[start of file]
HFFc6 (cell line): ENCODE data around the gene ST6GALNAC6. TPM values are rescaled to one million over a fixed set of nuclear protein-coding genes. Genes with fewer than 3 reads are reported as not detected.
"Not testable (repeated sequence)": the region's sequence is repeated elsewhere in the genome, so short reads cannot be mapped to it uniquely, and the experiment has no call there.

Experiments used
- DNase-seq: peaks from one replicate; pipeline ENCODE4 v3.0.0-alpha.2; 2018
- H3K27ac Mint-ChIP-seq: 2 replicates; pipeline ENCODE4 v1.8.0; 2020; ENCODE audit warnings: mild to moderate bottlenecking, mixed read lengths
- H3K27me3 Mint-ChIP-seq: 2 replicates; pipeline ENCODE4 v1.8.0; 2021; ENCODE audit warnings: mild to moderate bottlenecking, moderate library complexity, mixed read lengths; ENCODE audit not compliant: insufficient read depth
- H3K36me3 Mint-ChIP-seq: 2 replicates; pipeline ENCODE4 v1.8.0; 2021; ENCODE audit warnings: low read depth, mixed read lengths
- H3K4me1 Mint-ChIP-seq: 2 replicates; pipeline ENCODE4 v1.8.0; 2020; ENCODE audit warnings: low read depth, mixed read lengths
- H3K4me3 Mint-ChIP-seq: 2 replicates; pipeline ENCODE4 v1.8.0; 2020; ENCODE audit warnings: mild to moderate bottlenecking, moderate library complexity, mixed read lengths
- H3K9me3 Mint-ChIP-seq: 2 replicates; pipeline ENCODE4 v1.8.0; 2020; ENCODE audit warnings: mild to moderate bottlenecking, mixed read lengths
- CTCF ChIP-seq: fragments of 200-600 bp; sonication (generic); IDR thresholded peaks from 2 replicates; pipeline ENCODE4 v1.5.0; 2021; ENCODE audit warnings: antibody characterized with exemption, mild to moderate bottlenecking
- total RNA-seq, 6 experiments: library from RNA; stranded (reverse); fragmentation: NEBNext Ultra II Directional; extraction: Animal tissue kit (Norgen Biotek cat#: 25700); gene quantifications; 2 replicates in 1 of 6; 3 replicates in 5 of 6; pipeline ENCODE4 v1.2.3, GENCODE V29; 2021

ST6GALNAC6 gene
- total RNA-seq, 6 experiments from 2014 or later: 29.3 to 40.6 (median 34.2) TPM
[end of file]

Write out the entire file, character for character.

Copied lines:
HFFc6 (cell line): ENCODE data around the gene ST6GALNAC6. TPM values are rescaled to one million over a fixed set of nuclear protein-coding genes. Genes with fewer than 3 reads are reported as not detected.
"Not testable (repeated sequence)": the region's sequence is repeated elsewhere in the genome, so short reads cannot be mapped to it uniquely, and the experiment has no call there.

Experiments used
- DNase-seq: peaks from one replicate; pipeline ENCODE4 v3.0.0-alpha.2; 2018
- H3K27ac Mint-ChIP-seq: 2 replicates; pipeline ENCODE4 v1.8.0; 2020; ENCODE audit warnings: mild to moderate bottlenecking, mixed read lengths
- H3K27me3 Mint-ChIP-seq: 2 replicates; pipeline ENCODE4 v1.8.0; 2021; ENCODE audit warnings: mild to moderate bottlenecking, moderate library complexity, mixed read lengths; ENCODE audit not compliant: insufficient read depth
- H3K36me3 Mint-ChIP-seq: 2 replicates; pipeline ENCODE4 v1.8.0; 2021; ENCODE audit warnings: low read depth, mixed read lengths
- H3K4me1 Mint-ChIP-seq: 2 replicates; pipeline ENCODE4 v1.8.0; 2020; ENCODE audit warnings: low read depth, mixed read lengths
- H3K4me3 Mint-ChIP-seq: 2 replicates; pipeline ENCODE4 v1.8.0; 2020; ENCODE audit warnings: mild to moderate bottlenecking, moderate library complexity, mixed read lengths
- H3K9me3 Mint-ChIP-seq: 2 replicates; pipeline ENCODE4 v1.8.0; 2020; ENCODE audit warnings: mild to moderate bottlenecking, mixed read lengths
- CTCF ChIP-seq: fragments of 200-600 bp; sonication (generic); IDR thresholded peaks from 2 replicates; pipeline ENCODE4 v1.5.0; 2021; ENCODE audit warnings: antibody characterized with exemption, mild to moderate bottlenecking
- total RNA-seq, 6 experiments: library from RNA; stranded (reverse); fragmentation: NEBNext Ultra II Directional; extraction: Animal tissue kit (Norgen Biotek cat#: 25700); gene quantifications; 2 replicates in 1 of 6; 3 replicates in 5 of 6; pipeline ENCODE4 v1.2.3, GENCODE V29; 2021

ST6GALNAC6 gene
- total RNA-seq, 6 experiments from 2014 or later: 29.3 to 40.6 (median 34.2) TPM